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Wednesday, 25 November 1959


Mr CLYDE CAMERON (HINDMARSH, SOUTH AUSTRALIA) (2:31 AM) . - I move -

Omit the clause, insert the following clause: - "9. The First Schedule to the Principal Act is amended -

(a)   by omitting paragraph (1.) and inserting in its stead the following paragraph: - (1.) The amount of compensation shall be -

(a)   where the death of the employee results from or is materially contributed to by the injury -

(i)   if the employee leaves any dependants wholly dependant upon his earnings, an amount calculated by multiplying the worker's award rate by two hundred and sixty, but in so calculating that amount any amount by which the workers' award rate exceeds £25 shall be disregarded. If no award rate is applicable, the special compensation shall be an amount calculated by multiplying the worker's weekly wage at the date of his injury (but disregarding any amount in excess of £25 per week) by two hundred and sixty and, in addition, an amount of one hundred pounds in respect of each child who, being a dependant under the age of 16 years at the date of either the injury or the death of the employee, was at the date of the injury wholly or mainly dependent on the earnings of the employee;

(ii)   if the employee does not leave any dependants wholly dependent upon his earnings, but leaves dependants in part dependent upon his earnings, - such sum, not exceeding in any case the amount payable under clause (i) of this subparagraph as is considered by the Commissioner to be reasonable and proportionate to the injury.

(iii)   such sum as is necessary for the cost of the employee's funeral, burial or cremation.

(b)   Where the employee is totally incapacitated for work by the injury - a weekly payment during his incapacity equal to the worker's award rate up to £25 per week. If no award rate is applicable, the weekly payment shall be an amount equal to the worker's weekly wage at the date of his injury (but disregarding any amount in excess of £25 per week).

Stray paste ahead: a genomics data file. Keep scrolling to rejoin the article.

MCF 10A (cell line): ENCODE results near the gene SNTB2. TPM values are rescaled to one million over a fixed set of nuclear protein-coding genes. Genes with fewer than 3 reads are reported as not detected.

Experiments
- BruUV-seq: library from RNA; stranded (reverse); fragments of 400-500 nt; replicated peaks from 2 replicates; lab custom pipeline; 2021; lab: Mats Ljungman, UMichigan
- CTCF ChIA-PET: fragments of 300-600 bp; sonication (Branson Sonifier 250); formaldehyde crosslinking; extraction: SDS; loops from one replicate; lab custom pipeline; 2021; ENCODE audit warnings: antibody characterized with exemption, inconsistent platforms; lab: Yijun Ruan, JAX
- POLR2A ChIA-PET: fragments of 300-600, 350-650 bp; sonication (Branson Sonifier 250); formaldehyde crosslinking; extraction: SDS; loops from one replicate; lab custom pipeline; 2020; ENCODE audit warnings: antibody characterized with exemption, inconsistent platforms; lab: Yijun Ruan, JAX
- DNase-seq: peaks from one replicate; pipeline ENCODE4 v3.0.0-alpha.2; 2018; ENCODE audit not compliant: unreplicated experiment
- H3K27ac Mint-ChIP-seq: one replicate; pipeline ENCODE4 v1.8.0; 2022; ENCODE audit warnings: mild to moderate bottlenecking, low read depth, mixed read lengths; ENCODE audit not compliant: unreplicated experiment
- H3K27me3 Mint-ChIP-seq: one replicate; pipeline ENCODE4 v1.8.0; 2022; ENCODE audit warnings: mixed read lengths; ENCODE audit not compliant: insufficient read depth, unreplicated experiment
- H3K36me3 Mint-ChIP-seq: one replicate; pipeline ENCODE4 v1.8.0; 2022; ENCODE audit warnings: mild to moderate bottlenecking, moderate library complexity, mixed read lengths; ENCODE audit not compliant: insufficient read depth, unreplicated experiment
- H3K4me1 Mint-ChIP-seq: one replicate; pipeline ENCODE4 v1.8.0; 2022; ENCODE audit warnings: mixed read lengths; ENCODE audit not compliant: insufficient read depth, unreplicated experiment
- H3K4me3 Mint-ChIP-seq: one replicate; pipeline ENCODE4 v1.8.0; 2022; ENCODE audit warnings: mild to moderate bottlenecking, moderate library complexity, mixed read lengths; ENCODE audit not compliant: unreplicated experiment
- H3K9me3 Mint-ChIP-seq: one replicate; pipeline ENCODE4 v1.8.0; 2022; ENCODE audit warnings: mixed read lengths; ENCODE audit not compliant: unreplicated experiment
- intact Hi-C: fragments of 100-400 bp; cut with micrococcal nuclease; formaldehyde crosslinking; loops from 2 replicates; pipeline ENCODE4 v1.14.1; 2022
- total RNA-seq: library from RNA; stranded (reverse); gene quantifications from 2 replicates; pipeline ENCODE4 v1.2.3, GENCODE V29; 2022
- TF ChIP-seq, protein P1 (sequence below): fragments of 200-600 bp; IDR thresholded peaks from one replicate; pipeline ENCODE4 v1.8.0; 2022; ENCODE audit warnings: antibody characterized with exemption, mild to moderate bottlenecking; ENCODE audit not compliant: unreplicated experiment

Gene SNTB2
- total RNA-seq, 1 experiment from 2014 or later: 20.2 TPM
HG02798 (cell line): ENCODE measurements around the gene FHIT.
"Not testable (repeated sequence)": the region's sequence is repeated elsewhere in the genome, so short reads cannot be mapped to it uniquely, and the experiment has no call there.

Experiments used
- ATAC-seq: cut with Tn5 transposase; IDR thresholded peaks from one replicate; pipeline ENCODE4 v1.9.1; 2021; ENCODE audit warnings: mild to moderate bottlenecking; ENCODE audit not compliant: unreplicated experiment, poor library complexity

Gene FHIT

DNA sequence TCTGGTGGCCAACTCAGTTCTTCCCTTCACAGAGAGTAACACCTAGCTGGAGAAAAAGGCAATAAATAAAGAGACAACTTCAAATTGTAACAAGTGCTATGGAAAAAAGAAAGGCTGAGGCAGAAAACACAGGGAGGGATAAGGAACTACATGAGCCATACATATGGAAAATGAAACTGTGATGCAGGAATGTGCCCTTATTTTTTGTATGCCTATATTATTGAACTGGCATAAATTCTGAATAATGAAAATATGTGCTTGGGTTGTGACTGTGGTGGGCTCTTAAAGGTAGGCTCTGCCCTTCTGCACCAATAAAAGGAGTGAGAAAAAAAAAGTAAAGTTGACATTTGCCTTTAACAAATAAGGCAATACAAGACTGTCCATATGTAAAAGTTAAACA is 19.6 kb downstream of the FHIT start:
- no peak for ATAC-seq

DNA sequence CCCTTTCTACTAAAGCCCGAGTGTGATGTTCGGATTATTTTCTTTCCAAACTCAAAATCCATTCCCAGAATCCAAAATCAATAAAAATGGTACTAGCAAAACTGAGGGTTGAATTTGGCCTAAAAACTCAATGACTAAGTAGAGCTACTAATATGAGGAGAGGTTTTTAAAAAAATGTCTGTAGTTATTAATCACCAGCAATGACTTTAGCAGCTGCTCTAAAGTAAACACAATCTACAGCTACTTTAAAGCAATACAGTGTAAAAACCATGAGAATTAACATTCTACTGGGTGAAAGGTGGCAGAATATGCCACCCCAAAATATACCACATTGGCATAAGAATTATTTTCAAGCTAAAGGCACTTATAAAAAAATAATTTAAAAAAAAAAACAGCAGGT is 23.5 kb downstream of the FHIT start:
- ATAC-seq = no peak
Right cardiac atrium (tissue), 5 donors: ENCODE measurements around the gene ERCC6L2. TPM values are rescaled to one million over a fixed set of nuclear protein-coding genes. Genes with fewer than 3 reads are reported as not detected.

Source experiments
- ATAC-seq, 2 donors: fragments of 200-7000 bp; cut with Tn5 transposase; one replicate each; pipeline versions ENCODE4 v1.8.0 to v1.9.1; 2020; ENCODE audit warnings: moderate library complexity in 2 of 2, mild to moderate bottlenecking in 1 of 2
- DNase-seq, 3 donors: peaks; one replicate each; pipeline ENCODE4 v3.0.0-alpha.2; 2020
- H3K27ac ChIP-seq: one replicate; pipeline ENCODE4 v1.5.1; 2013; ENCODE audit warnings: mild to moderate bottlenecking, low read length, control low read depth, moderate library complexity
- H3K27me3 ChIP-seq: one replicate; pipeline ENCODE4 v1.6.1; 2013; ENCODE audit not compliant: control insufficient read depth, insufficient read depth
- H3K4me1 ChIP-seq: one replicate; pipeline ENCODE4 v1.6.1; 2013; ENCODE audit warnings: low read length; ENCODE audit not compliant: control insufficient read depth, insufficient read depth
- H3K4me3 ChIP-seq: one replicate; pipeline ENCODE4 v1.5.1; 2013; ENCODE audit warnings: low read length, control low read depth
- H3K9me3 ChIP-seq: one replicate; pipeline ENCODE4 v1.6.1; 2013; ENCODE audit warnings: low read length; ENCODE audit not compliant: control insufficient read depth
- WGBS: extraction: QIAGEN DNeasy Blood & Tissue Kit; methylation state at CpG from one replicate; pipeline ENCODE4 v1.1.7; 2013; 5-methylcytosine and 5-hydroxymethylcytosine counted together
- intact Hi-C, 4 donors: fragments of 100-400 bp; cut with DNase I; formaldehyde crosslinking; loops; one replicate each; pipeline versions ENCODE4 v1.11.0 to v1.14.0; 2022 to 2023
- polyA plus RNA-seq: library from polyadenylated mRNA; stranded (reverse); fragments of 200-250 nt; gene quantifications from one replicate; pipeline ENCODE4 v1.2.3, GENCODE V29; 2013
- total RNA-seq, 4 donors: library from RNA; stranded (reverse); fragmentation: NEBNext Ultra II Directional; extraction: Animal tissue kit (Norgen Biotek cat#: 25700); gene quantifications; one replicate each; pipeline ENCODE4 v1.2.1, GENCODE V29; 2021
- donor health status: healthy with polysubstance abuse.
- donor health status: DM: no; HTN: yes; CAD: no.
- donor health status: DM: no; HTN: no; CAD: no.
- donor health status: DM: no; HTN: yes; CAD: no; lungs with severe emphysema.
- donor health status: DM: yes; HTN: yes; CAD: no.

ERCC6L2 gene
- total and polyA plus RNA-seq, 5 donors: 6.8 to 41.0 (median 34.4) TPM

(c)   Where the employee is partially incapacitated for work - by the injury - a weekly payment during his incapacity -

(i)   of the amount - (if any) by which the weekly amount he is earning, or is able to earn in some suitable employment or business, after the injury is less than his weekly pay at the date of the injury.

(ii)   of the amount (if any) by which the weekly amount he is earning, or is able to earn in some suitable employment or business, after the injury is less than the weekly amount that would have been payable to him under paragraph (b) of this paragraph, if he had been totally incapacitated. whichever is the greater.';

(b)   by omitting sub-paragraph (a) of paragraph (1a.) and inserting in its stead the following sub-paragraph: -

(a)   Where death results from or is materially contributed to by the injury, any amount paid or payable before the death of the employee by way of weekly payments in respect of his total or partial incapacity for work shall not be deducted from the sum payable under clause (i) of sub-paragraph (a) of that paragraph, or shall be disregarded in determining the sum payable under clause (ii) of that sub-paragraph, as the case may be.'; and

(c)   by omitting clause (iii) of sub-paragraph

(b)   of paragraph (1a.).".

Schedule proposed to be amended - (1a.) Notwithstanding anything contained in paragraph (1.) of this Schedule -

(a)   where death results from the injury -

(i)   any amount paid or payable before the death of the employee by way of weekly payments in respect of his total or partial incapacity for work shall not be deducted from the sum payable under clause (i) of subparagraph (a) of that paragraph, or shall be disregardedin determining the sum payable under clause (ii) of that subparagraph, as the case may be; but

(ii)   The amount by which any lump sum, paid to an employee in pursuance of paragraph (10a.) or paragraph (11.) of this Schedule or section twelve of this Act before the death of employee, exceeds the total of all weekly payments which would have been payable under subparagraph (b) or sub-paragraph (c) of that paragraph, if they had continued until the date of his death, shall be deducted from the sum payable under clause (i) of sub-paragraph (a)of paragraph (1.) of this Schedule, or shall be taken into account in determining the sum payable under clause (ii) of that subparagraph, as the case may be, provided that the sum so payable is not reduced to less than Four hundred pounds;

(b)   where the employee is totally or partially incapacitated for work by the injury -

(iii)   if the employee is a minor who is not entitled under the terms of any award, order or determination of an industrial authority, any industrial agreement or any law toreceive the same rate of pay as an adult, the words " Six pounds ten shillings " shall be deemed to be substituted for the words "Eight pounds fifteen shillings" in the application of the provisions of sub-paragraph (b) or sub-paragraph (c) of that paragraph in relation to the employee while he remains such minor; and

This amendment deals with the first schedule of the principal act and has the effect of making the changes which I will now set out to explain. In the first place, it adds to sub-paragraph (a) of paragraph (1.) of the first schedule the words - or is materially contributed to by

Sub-paragraph (a) will then begin -

Where the death of the employee results from or is materially contributed to by the injury -

This, of course, has already been explained in an earlier amendment and I will not weary the committee with any further explanation of that part of the amendment. But the sub-paragraph then goes on to say -

(i)   if the employee leaves any dependants wholly dependent upon his earnings, an amount. . . .